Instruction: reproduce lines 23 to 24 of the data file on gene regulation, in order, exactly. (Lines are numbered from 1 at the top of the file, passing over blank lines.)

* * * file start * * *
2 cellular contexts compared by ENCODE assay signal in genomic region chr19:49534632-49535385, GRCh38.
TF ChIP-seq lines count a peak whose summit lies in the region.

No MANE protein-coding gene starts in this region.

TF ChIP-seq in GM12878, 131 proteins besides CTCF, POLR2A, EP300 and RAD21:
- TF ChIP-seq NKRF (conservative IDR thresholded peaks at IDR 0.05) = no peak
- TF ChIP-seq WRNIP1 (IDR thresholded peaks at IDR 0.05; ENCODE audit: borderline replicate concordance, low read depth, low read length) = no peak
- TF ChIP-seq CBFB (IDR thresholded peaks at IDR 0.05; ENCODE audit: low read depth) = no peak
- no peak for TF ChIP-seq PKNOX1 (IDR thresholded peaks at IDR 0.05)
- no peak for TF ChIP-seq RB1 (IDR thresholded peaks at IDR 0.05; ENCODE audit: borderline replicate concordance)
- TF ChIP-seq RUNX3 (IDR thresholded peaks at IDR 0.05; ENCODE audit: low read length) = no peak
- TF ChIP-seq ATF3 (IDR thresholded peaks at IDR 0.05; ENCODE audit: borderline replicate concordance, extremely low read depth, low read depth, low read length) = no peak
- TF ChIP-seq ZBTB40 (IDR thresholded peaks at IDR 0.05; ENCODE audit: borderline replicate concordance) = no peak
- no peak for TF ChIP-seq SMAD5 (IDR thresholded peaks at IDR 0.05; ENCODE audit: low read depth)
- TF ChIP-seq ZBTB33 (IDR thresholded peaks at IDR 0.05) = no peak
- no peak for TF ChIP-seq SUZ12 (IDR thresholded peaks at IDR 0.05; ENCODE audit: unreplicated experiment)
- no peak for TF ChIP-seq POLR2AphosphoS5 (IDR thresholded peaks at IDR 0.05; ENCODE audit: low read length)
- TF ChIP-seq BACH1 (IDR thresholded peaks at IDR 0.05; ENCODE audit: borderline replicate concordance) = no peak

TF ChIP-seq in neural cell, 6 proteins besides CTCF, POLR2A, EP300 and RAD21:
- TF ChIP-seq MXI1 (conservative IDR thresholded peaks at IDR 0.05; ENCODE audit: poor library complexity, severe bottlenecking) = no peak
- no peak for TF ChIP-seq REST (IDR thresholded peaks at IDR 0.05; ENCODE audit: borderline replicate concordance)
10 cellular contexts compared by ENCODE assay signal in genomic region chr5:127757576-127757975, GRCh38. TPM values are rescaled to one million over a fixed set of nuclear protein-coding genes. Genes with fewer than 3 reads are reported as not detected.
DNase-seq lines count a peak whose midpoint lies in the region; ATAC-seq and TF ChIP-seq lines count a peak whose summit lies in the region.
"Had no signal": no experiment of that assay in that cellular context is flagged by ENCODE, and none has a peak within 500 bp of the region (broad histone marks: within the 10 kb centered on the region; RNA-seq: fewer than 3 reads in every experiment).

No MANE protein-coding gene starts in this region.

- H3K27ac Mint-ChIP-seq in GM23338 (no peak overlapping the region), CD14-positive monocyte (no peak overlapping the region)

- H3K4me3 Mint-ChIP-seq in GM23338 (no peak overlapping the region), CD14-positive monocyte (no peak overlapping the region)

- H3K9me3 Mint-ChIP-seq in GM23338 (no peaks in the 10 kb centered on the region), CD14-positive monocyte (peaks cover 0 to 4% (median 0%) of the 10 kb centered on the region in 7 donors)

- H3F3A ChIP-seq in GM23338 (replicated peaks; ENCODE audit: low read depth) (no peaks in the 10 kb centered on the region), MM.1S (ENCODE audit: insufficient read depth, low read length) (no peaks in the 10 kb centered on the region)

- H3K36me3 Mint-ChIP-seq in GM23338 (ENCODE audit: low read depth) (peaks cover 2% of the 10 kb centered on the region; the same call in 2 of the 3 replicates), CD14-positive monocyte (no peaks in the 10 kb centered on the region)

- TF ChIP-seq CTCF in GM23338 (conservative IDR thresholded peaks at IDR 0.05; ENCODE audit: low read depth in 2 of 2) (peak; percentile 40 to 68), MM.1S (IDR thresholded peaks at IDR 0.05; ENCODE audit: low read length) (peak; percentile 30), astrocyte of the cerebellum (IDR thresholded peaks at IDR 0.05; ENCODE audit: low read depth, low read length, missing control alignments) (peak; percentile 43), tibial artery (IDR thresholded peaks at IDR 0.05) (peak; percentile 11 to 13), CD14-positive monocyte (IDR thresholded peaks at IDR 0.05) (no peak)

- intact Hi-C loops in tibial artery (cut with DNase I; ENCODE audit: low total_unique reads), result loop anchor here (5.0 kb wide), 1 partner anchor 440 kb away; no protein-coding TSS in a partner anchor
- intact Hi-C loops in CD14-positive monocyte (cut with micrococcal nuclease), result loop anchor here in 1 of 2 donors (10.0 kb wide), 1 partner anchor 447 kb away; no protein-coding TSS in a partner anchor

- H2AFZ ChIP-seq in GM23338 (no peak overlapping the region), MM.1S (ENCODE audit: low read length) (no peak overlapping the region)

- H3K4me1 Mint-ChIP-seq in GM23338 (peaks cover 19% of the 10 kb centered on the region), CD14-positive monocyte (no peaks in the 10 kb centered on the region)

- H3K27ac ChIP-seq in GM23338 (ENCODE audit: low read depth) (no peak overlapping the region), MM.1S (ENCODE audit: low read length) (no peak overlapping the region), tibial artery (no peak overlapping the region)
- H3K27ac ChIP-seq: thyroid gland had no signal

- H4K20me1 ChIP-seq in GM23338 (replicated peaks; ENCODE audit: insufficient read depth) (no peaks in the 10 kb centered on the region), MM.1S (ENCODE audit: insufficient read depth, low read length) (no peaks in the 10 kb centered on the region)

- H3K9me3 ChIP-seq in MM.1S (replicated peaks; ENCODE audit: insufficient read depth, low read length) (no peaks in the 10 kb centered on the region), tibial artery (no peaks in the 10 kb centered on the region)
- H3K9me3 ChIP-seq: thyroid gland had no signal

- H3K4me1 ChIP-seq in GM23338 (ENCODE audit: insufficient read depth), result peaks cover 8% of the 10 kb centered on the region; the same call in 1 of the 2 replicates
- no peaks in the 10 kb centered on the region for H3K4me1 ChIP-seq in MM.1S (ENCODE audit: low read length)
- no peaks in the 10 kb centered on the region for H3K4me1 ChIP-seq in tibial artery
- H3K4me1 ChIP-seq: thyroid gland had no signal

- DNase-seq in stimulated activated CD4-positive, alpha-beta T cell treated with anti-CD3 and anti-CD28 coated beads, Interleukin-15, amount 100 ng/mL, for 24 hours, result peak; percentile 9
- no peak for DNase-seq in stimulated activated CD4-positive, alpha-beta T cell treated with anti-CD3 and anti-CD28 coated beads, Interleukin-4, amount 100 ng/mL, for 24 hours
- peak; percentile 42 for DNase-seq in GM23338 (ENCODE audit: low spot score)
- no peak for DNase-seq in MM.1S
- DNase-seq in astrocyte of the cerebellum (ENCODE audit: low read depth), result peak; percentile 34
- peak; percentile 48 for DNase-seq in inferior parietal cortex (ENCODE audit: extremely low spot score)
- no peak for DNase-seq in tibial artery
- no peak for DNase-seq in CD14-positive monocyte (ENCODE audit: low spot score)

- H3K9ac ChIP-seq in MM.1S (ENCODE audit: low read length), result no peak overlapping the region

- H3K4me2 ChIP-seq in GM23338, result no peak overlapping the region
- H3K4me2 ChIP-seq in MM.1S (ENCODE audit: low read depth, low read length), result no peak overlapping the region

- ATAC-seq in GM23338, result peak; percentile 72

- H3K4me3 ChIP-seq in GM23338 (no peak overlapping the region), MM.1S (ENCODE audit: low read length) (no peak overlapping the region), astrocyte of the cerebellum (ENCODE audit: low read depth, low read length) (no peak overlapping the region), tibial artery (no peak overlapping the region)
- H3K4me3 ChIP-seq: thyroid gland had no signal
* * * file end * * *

"Had no signal": no experiment of that assay in that cellular context is flagged by ENCODE, and none has a peak within 500 bp of the region (broad histone marks: within the 10 kb centered on the region; RNA-seq: fewer than 3 reads in every experiment).

No MANE protein-coding gene starts in this region.